Marketing a new vision for a luxury fashion house under the conditions of a global pandemic is challenging. Nonetheless, Givenchy and new creative director Matthew "I don't really look at the Internet that much" Williams have seeded out the new SS21 collection to a smorgasbord of celebrities, influencers, and tastemakers for a new social media campaign.
The reaction has been divisive. On the one hand, it's a very penetrating campaign, ensuring that Givenchy's new horned caps and galaxy-brained Tabis will spread to all corners of the Internet. The combined reach of every participant's follower count — somewhere in the hundreds of millions — would surely be a tempting opportunity to pass up from a marketing perspective.
However, what Givenchy makes up for in scale, it lacks in cohesiveness. What is the vision? Does it even matter?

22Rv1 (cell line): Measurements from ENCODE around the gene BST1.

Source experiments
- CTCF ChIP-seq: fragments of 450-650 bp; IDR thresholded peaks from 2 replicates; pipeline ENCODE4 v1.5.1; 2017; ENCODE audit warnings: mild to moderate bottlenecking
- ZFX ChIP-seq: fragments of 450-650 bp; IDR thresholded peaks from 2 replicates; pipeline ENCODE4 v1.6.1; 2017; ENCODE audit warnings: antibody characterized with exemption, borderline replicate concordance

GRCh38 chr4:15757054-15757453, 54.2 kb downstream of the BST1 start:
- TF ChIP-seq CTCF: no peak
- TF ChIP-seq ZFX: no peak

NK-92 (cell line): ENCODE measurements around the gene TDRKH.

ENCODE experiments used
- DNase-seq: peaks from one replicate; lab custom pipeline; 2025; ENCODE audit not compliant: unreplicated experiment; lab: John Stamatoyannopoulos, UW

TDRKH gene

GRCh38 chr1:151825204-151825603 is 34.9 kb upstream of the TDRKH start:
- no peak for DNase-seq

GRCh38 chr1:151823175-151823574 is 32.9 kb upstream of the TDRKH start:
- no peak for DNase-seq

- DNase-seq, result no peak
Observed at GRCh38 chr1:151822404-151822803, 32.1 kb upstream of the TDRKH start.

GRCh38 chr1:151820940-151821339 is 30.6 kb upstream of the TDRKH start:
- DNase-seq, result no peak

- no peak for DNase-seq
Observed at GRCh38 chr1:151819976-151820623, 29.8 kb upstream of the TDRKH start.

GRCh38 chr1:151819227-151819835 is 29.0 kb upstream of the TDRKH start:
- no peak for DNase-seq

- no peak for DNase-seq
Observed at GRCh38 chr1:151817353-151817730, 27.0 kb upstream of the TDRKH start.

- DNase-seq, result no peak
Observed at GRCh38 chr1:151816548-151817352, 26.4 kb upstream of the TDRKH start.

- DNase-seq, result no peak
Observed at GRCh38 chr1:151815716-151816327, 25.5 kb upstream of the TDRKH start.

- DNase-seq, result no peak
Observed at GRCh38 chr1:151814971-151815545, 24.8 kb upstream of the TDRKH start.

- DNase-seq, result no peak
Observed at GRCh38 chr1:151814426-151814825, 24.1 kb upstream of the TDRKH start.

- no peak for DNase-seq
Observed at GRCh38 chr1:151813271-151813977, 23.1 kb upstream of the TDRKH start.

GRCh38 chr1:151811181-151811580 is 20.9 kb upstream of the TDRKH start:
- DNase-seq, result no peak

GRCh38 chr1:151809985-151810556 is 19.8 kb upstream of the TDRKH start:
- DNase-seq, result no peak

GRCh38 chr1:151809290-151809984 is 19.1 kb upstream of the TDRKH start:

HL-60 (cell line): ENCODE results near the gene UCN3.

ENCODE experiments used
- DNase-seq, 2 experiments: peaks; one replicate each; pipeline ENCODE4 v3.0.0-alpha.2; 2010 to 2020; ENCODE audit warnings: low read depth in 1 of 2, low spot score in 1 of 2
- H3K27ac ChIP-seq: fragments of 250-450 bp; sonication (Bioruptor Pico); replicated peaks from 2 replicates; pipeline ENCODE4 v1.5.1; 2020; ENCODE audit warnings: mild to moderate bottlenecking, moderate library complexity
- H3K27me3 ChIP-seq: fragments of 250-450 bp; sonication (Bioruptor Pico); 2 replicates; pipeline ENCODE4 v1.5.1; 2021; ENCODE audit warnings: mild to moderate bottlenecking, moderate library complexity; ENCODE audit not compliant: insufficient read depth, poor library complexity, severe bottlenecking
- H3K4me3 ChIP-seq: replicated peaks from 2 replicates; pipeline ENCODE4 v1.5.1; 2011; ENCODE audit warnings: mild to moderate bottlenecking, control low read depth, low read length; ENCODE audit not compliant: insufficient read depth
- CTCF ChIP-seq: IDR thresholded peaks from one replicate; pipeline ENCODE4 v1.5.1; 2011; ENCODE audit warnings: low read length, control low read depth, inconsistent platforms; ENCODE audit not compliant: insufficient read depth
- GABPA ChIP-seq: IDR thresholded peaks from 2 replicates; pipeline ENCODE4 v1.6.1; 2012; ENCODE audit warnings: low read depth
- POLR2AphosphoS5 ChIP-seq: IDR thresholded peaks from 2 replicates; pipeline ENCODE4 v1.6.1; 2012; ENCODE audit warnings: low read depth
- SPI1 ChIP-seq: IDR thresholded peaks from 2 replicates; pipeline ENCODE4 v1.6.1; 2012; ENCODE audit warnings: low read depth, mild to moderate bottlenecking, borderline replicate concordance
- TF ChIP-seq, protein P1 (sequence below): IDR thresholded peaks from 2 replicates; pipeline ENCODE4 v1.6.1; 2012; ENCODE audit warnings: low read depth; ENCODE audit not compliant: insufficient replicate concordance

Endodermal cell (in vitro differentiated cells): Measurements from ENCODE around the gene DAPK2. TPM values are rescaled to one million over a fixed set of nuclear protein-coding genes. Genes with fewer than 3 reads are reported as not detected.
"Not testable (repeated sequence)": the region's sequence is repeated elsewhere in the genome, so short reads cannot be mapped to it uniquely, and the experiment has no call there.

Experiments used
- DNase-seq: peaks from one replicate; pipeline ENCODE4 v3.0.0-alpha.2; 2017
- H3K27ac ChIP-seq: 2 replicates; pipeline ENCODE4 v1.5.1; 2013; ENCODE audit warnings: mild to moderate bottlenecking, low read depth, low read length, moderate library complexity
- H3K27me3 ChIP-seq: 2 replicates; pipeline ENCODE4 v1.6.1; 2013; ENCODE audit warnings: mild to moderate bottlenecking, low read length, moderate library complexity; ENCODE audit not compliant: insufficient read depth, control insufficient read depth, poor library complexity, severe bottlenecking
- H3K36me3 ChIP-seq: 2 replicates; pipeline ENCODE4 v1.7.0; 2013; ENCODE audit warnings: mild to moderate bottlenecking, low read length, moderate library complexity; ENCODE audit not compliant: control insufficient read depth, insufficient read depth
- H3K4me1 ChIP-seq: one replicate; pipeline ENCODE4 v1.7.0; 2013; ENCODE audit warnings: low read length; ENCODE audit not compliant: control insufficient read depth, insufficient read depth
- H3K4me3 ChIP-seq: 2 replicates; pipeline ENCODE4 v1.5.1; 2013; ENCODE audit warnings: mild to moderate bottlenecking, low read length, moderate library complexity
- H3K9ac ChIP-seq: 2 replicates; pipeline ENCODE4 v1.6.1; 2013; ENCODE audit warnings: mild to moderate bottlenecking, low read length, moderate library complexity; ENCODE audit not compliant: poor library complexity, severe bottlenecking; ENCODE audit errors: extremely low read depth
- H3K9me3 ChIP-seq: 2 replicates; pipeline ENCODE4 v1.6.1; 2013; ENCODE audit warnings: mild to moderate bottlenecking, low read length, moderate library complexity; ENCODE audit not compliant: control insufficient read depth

A statement on Givenchy's site reads: "The women and men should be powerful and effortless, equal and joyful, a reflection of who they really are — only more so. It’s about finding the humanity in luxury.” But where's the humanity in unrelatable celebrity shitposting?
The tactics vaguely recall the social media strategy of Balenciaga, which elected to fill its Instagram exclusively with images of on-brand models wearing the product in self-styled shoots at home. Whereas Balenciaga opts for unhinged irony and people you don't know, Givenchy definitely wants you to recognize at least some of their celebrity-influencer flock, who are cosplaying as fashion models with inconsistent styling that doesn't quite match Givenchy's luxury status.
We can't be sure what the brief was; however, some credit is due to the new members of the Givenchy fam, who turned up with some creativity — see the best of the bunch below.